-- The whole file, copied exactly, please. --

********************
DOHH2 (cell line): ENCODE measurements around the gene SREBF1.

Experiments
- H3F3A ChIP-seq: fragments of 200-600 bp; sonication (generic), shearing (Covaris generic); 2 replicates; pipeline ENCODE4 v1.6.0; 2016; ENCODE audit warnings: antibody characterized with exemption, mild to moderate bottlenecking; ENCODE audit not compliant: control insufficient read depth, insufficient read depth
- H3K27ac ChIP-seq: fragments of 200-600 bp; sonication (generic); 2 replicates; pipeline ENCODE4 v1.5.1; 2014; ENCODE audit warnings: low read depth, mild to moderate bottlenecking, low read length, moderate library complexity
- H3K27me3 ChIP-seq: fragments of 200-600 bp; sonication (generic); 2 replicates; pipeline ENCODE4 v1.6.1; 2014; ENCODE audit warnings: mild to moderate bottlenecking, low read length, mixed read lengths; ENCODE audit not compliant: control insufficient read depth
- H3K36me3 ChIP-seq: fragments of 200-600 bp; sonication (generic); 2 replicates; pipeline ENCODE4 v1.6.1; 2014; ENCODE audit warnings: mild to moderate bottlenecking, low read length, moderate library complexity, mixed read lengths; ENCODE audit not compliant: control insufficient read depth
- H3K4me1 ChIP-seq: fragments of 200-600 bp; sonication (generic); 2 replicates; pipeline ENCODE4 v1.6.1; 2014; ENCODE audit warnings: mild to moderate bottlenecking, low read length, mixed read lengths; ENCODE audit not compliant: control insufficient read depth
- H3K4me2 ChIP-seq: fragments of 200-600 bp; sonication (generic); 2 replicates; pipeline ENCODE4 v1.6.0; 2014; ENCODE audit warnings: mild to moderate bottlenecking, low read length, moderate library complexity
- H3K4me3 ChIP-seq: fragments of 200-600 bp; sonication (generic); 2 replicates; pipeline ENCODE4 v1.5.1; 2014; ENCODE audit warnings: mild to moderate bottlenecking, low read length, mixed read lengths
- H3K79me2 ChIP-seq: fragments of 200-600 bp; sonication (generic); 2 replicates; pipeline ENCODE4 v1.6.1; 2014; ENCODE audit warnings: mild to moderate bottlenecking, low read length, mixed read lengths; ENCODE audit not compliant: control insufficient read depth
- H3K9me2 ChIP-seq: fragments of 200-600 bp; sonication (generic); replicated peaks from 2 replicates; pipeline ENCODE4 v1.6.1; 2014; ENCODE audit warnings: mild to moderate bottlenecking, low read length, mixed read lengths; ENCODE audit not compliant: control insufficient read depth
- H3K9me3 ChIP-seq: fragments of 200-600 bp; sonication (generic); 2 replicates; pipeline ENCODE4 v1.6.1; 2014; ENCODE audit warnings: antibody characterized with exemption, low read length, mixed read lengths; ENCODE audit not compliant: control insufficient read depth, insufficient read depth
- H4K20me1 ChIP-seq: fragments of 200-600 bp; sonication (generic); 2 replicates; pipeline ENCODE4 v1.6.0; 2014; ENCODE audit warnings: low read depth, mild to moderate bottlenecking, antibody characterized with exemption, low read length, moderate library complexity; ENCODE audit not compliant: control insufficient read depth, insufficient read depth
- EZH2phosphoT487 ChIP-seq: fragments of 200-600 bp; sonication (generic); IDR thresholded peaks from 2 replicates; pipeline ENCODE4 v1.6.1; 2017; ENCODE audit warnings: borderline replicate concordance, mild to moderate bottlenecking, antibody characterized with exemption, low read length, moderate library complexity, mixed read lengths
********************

DOHH2 (cell line): ENCODE measurements around the gene SREBF1.

Experiments
- H3F3A ChIP-seq: fragments of 200-600 bp; sonication (generic), shearing (Covaris generic); 2 replicates; pipeline ENCODE4 v1.6.0; 2016; ENCODE audit warnings: antibody characterized with exemption, mild to moderate bottlenecking; ENCODE audit not compliant: control insufficient read depth, insufficient read depth
- H3K27ac ChIP-seq: fragments of 200-600 bp; sonication (generic); 2 replicates; pipeline ENCODE4 v1.5.1; 2014; ENCODE audit warnings: low read depth, mild to moderate bottlenecking, low read length, moderate library complexity
- H3K27me3 ChIP-seq: fragments of 200-600 bp; sonication (generic); 2 replicates; pipeline ENCODE4 v1.6.1; 2014; ENCODE audit warnings: mild to moderate bottlenecking, low read length, mixed read lengths; ENCODE audit not compliant: control insufficient read depth
- H3K36me3 ChIP-seq: fragments of 200-600 bp; sonication (generic); 2 replicates; pipeline ENCODE4 v1.6.1; 2014; ENCODE audit warnings: mild to moderate bottlenecking, low read length, moderate library complexity, mixed read lengths; ENCODE audit not compliant: control insufficient read depth
- H3K4me1 ChIP-seq: fragments of 200-600 bp; sonication (generic); 2 replicates; pipeline ENCODE4 v1.6.1; 2014; ENCODE audit warnings: mild to moderate bottlenecking, low read length, mixed read lengths; ENCODE audit not compliant: control insufficient read depth
- H3K4me2 ChIP-seq: fragments of 200-600 bp; sonication (generic); 2 replicates; pipeline ENCODE4 v1.6.0; 2014; ENCODE audit warnings: mild to moderate bottlenecking, low read length, moderate library complexity
- H3K4me3 ChIP-seq: fragments of 200-600 bp; sonication (generic); 2 replicates; pipeline ENCODE4 v1.5.1; 2014; ENCODE audit warnings: mild to moderate bottlenecking, low read length, mixed read lengths
- H3K79me2 ChIP-seq: fragments of 200-600 bp; sonication (generic); 2 replicates; pipeline ENCODE4 v1.6.1; 2014; ENCODE audit warnings: mild to moderate bottlenecking, low read length, mixed read lengths; ENCODE audit not compliant: control insufficient read depth
- H3K9me2 ChIP-seq: fragments of 200-600 bp; sonication (generic); replicated peaks from 2 replicates; pipeline ENCODE4 v1.6.1; 2014; ENCODE audit warnings: mild to moderate bottlenecking, low read length, mixed read lengths; ENCODE audit not compliant: control insufficient read depth
- H3K9me3 ChIP-seq: fragments of 200-600 bp; sonication (generic); 2 replicates; pipeline ENCODE4 v1.6.1; 2014; ENCODE audit warnings: antibody characterized with exemption, low read length, mixed read lengths; ENCODE audit not compliant: control insufficient read depth, insufficient read depth
- H4K20me1 ChIP-seq: fragments of 200-600 bp; sonication (generic); 2 replicates; pipeline ENCODE4 v1.6.0; 2014; ENCODE audit warnings: low read depth, mild to moderate bottlenecking, antibody characterized with exemption, low read length, moderate library complexity; ENCODE audit not compliant: control insufficient read depth, insufficient read depth
- EZH2phosphoT487 ChIP-seq: fragments of 200-600 bp; sonication (generic); IDR thresholded peaks from 2 replicates; pipeline ENCODE4 v1.6.1; 2017; ENCODE audit warnings: borderline replicate concordance, mild to moderate bottlenecking, antibody characterized with exemption, low read length, moderate library complexity, mixed read lengths